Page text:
Each day, health-care providers are bombarded with electronic notifications in patients' electronic health records, alerting them to potential drug interactions.
Many of these notifications go unread because they are irrelevant, dismissed by the physician out of haste, or common knowledge. Critical alerts that sometimes could mean life or death for a patient then go unnoticed and the opportunity to intervene is missed.
To address this issue, Daniel C. Malone, RPh, PhD, FAMCP, a professor at the University of Arizona College of Pharmacy, has received a five-year, $1.58 million grant to develop algorithms that provide relevant, patient-specific alerts about drug interactions. The project – funded by the Agency for Health Care Research and Quality, part of the U.S. Department of Health and Human Services – also will implement the algorithms in electronic health record systems in more than 50 health-care facilities across the United States.
"Current alerts in electronic health care record systems are simplistic and fail to include specific patient factors, leading to excessive warnings about interactions that are not relevant," Dr. Malone said. "Alert fatigue happens when providers are inundated with potential health notifications and this translates to missing important notifications."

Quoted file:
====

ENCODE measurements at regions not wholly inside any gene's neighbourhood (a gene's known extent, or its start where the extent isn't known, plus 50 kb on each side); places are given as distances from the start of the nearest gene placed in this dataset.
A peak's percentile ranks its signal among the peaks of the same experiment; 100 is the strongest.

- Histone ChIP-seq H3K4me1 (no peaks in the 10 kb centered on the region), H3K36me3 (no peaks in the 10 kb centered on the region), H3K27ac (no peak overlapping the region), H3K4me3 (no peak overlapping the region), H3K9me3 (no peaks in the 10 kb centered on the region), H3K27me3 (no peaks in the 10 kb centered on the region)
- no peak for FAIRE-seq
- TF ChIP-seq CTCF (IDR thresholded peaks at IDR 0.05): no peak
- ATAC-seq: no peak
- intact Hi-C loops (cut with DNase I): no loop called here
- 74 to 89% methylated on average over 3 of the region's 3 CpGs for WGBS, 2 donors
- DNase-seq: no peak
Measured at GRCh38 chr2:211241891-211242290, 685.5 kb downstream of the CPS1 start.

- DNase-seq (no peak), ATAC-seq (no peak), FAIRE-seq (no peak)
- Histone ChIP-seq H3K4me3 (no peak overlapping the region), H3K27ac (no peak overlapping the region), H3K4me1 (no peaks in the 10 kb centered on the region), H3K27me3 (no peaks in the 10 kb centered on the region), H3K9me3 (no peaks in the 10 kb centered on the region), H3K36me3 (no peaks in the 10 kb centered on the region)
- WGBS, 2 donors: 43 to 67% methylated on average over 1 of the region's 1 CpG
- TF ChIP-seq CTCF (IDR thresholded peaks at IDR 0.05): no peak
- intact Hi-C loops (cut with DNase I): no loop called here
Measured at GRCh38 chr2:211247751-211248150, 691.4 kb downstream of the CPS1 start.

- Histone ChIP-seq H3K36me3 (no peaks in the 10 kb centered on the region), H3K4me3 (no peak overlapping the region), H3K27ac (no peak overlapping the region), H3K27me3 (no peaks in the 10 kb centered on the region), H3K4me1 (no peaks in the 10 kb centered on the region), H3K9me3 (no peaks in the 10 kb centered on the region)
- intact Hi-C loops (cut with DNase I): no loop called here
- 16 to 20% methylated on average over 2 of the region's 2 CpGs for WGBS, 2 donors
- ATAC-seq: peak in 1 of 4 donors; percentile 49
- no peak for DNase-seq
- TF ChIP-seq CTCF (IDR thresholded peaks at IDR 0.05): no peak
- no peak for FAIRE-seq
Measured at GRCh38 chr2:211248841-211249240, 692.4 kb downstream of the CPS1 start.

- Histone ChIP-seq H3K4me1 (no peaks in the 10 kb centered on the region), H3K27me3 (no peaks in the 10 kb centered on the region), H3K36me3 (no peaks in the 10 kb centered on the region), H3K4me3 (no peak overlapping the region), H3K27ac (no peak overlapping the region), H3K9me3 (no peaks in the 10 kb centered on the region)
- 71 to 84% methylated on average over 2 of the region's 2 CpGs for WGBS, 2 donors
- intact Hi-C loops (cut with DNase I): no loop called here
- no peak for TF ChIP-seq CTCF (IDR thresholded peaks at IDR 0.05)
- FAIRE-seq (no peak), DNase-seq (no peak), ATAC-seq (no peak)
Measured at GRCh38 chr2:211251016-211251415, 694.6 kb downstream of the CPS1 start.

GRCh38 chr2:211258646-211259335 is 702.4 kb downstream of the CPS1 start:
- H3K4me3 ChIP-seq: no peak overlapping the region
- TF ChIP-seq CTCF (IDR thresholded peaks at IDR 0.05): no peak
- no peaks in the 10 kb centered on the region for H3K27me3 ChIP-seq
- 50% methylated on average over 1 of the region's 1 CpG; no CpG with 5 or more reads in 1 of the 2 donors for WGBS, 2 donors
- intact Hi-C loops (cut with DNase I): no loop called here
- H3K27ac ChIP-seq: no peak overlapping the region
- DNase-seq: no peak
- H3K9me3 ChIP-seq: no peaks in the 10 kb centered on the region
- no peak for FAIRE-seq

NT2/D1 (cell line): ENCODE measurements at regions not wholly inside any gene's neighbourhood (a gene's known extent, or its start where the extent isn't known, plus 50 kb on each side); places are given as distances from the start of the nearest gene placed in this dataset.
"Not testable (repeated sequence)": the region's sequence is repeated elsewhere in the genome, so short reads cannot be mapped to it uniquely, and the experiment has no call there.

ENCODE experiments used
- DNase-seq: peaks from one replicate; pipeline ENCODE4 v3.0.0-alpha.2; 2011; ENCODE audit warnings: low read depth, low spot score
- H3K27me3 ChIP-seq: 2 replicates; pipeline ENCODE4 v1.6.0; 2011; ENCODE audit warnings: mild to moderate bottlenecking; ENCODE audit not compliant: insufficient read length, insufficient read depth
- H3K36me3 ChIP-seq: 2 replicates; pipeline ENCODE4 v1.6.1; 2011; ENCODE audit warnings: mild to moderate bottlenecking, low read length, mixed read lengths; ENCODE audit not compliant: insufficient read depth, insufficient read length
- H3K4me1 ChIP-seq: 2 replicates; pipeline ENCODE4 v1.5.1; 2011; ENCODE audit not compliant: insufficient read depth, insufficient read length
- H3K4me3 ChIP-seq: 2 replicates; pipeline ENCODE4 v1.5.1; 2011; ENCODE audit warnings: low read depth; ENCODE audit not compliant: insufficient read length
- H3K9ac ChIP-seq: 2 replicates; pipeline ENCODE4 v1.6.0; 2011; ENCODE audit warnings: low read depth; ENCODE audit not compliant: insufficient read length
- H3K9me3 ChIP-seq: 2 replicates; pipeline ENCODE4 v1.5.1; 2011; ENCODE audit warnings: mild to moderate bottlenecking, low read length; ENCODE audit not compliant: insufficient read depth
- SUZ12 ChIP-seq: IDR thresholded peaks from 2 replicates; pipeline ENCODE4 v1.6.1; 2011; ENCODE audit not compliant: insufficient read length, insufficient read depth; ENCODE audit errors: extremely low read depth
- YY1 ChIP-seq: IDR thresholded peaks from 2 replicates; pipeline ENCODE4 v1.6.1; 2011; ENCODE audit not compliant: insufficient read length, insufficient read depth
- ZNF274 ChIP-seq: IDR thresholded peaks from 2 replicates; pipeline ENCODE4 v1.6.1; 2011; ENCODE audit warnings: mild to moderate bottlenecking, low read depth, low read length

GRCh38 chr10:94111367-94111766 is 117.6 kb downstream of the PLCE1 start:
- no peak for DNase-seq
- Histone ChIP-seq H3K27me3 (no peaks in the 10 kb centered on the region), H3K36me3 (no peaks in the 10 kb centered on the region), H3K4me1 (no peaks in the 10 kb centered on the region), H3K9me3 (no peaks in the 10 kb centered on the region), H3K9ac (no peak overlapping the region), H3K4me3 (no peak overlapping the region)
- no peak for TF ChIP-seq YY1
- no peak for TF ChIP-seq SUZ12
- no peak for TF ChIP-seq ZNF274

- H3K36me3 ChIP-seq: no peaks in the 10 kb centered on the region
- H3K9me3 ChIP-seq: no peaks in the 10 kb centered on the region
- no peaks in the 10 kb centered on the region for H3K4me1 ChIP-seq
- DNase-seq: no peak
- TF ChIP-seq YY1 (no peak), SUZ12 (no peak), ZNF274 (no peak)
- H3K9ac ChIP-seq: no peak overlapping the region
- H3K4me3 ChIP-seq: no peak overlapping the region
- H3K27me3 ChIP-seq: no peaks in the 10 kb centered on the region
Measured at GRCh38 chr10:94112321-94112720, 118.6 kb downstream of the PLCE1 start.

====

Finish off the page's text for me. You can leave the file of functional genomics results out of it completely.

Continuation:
This new project, "Meaningful Drug Interaction Alert," builds upon previously funded research that identified numerous gaps in patient safety related to drug interactions. The development of a drug interaction knowledge database, combined with clinically validated algorithms, is expected to increase the specificity of warnings concerning dangerous drug combinations. In addition, the work will identify and report shared experiences to further refine and validate the underlying algorithms.
The promise of computerized algorithms to improve patient safety has remained largely unfulfilled with respect to drug interaction warnings. Further, health-care facilities need assistance and expertise to implement evidence-based clinical decision support, Dr. Malone said.
Dr. Malone's research team includes Sheila Gephart, RN, PhD, associate professor at the UA College of Nursing, and Vignesh Subbian, PhD, assistant professor at the UA College of Engineering, as well as several internationally renowned experts in the field of drug-drug interactions from other institutions.
"Drug interactions can pose a serious risk to patients when they are not identified and addressed," said UA President Robert C. Robbins, MD. "Dr. Malone's efforts to deploy algorithms, in combination with a drug interaction database, will have a tremendous impact on ensuring that physicians receive the information they need to make the best decisions about their patients' health care. This is a great example of how the UA can be a leader in the Fourth Industrial Revolution, by finding transformative solutions to pressing problems."
This project was supported by grant No. R01HS025984 from the Agency for Health Care Research and Quality.